Central Standard | KCUR

Central Standard

Monday - Friday at 10 a.m.

Central Standard is a daily radio show that explores what really matters to the people in the Kansas City area. We tell the stories of our region from the bottom up and through the perspective of individuals. We are an inclusive forum that explores art, ideas and how the news affects lives and communities.

Coming up the week of March 19, 2018:

  • Monday: Special: The Argument
  • Tuesday: Tipping
  • Wednesday: Learning To Read / Young Adult Novels
  • Thursday: Future of Work / KC Hispanic News
  • Friday: Food: Burritos & Wraps
Lorie Shaull / Flickr -- CC

In the mid-1800s, a young woman and her husband moved to the Kansas Territory to help runaway slaves. The husband died during Quantrill's raid, leaving her alone. Hear Nell Johnson Doerr's story, as told through diary entries, letters and various documents found in the rafters of a Lawrence barn. But just one thing: this is a work of fiction. A chat with the author of this new novel.

Max Braun / Google Images -- CC

In 1907, Pablo Picasso stumbled into an art gallery in Paris. It was filled with masks and small sculptures from Africa and Oceania. Inspired, his own style began to change. That raises some interesting questions about who gets credit ... and where to draw the line between admiration, inspiration and theft.

Then: a KU researcher says that a lot of anti-abortion legislation is based on anecdotal evidence.


Drag Queen Storytime; Why Birds Matter

Feb 6, 2018
Mary Nemecek / Burroughs Audubon Society of Greater Kansas City

According to the Chinese zodiac calendar, this is the year of the dog. But National Geographic says otherwise, naming 2018 as 'year of the bird' in celebration of the 100th anniversary of the Migratory Bird Treaty Act of 1918.

Today, we speak with a photographer who captured moments of bird migration across the world and with local bird watchers right here in Kansas City.

Public Domain / Pixabay-CC

Perfectionism, bullying, depression and social media are a few of the stressors teens constantly face in today's society. As the number of teen suicides in Kansas City reach record levels, we speak with school councilors and health experts to learn why rates are climbing in the metro and how to help prevent suicides.

But first, a discussion on undeveloped land in suburban areas. What happens when the desire to turn unused land into roads and schools collides with the desire to keep things natural?


On our First Friday arts show: a local artist has been keeping a dream journal for over 40 years. In his new exhibit, he's brought recurring objects from his dreams to life through sculpture. Then, we talk to the star of a one-woman show about fashion icon Diana Vreeland, and a band conductor on how his group keeps the Kansas City sound alive ... and how they're taking a step to address the gender imbalance in jazz.


Phillip Taylor / Flickr -- CC

A Kansas Citian just returned from his first trip back to Puerto Rico since it was devastated by two hurricanes. We hear how recovery is going from his on-the-ground perspective.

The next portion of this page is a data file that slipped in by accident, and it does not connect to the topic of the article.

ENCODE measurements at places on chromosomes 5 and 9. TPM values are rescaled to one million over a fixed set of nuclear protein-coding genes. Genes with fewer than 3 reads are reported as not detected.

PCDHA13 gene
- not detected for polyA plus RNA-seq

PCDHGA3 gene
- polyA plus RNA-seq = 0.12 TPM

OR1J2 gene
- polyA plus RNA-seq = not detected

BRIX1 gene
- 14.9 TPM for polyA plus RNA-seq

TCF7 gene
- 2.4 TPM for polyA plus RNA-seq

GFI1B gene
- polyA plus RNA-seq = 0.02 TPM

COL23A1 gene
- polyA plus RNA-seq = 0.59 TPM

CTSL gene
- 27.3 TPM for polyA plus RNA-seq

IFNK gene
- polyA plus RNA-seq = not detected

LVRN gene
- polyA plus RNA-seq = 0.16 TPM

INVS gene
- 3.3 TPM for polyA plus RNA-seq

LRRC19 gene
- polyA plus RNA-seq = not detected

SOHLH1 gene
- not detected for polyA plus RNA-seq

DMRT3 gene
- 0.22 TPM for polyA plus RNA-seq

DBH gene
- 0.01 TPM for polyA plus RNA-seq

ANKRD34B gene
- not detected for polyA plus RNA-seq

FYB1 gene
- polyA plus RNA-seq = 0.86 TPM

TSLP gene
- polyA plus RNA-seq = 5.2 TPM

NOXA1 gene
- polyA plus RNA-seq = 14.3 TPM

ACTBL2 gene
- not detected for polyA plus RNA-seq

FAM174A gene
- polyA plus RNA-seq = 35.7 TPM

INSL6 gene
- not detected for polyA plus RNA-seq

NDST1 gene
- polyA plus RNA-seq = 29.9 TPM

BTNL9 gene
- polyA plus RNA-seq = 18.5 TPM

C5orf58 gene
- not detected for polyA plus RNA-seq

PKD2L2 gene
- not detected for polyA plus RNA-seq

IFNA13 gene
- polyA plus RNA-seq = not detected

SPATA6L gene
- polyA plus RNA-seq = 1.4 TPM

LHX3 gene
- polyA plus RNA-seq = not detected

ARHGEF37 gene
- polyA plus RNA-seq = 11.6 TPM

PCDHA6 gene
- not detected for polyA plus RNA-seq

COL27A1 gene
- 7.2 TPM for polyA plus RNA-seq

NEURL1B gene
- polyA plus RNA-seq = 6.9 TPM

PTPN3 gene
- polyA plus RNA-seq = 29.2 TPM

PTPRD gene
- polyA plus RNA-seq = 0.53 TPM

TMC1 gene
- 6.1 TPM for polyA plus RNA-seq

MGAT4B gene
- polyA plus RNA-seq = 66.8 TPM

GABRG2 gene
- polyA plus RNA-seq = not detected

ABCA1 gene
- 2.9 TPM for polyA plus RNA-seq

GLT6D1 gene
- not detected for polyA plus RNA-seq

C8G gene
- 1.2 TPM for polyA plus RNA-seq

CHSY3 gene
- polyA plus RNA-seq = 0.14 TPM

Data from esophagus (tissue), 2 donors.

Then: when you think of Antarctica, you may picture a vast land covered with snow. But did you know that plants used to grow there? A scientist is back from an Arctic expedition with plant fossils that she collected — fossils that may tell us something about how life withstands climate change.

Paul Andrews / paulandrewsphotography.com

Lonnie and Ronnie McFadden, of Kansas City's McFadden Brothers, grew up at 19th and Euclid, on Kansas City's east side. They've been a tap-dancing duo for as long as they can remember. But it wasn't until long after the art form went out of style that they made it their own — and made it cool

"We grew up in a household that was probably about as close to Norman Rockwell as I've seen to this day," says Lonnie, remembering the elaborate hot meals his mom used to make before working evenings at a country club.

Courtesy of Shang Tea

On the first floor of Crown Center in Kansas City sits Shang Tea, a tea shop where teabags are frowned upon and traditional dried leaves applauded.

Loz Pycock / Flickr -- CC

Wendell Castle revolutionized the art world. The Holton, Kansas, native was known as the father of the studio furniture movement of the 1960s and 1970s. He mostly made chairs that looked like sculptures ... and the only shop class he ever had was in seventh grade. He died last week at age 85; hear his story and what he meant to the art world.

Public Domain / Pixabay-CC

Alternative newspapers offer a unique perspective on the news, events and culture of a city. But how are they handling an era where print media struggles? Today, we look at the role alt-weeklies/monthlies play both here in Kansas City and across the nation. 

Then, we learn how small adjustments to neighborhood parks in Wyandotte have made a big impact on the community surrounding it.


Suzanne Hogan / KCUR 89.3

In recognition of Kansas Day, today's show is all about the Sunflower State. We start things out with a poem about the town of El Dorado (and the way we pronounce it.) Then, learn about the person Johnson County was named after, Reverend Thomas Johnson.

Also, the story of Tenskwatawa, a Shawnee prophet who dreamed of uniting the Native American tribes into a single government.


public domain / Flickr -- Google Images

Hear the story behind Springfield-style cashew chicken: we talk to the chef whose father, inspired by the food of the Ozarks, invented the dish. Then, meet a local tea house owner who travels to China to select his tea leaves from a friend's farm.

Plus: our Food Critics search out the best Chinese food in and around Kansas City.


David DeHetre / Flickr -- CC

After the 2016 presidential election, many people were surprised by Donald Trump's win. National news organizations sent reporters out to so-called "Trump country," trying to figure out what they missed. We take a look at how stories that unfold nationally play out in Midwestern states.

Then: A look back at the fight for gay rights in Kansas. KCUR's C.J. Janovy shares stories of activists who both struggled and found solidarity in an inhospitable state.


The DLC / Flickr -- CC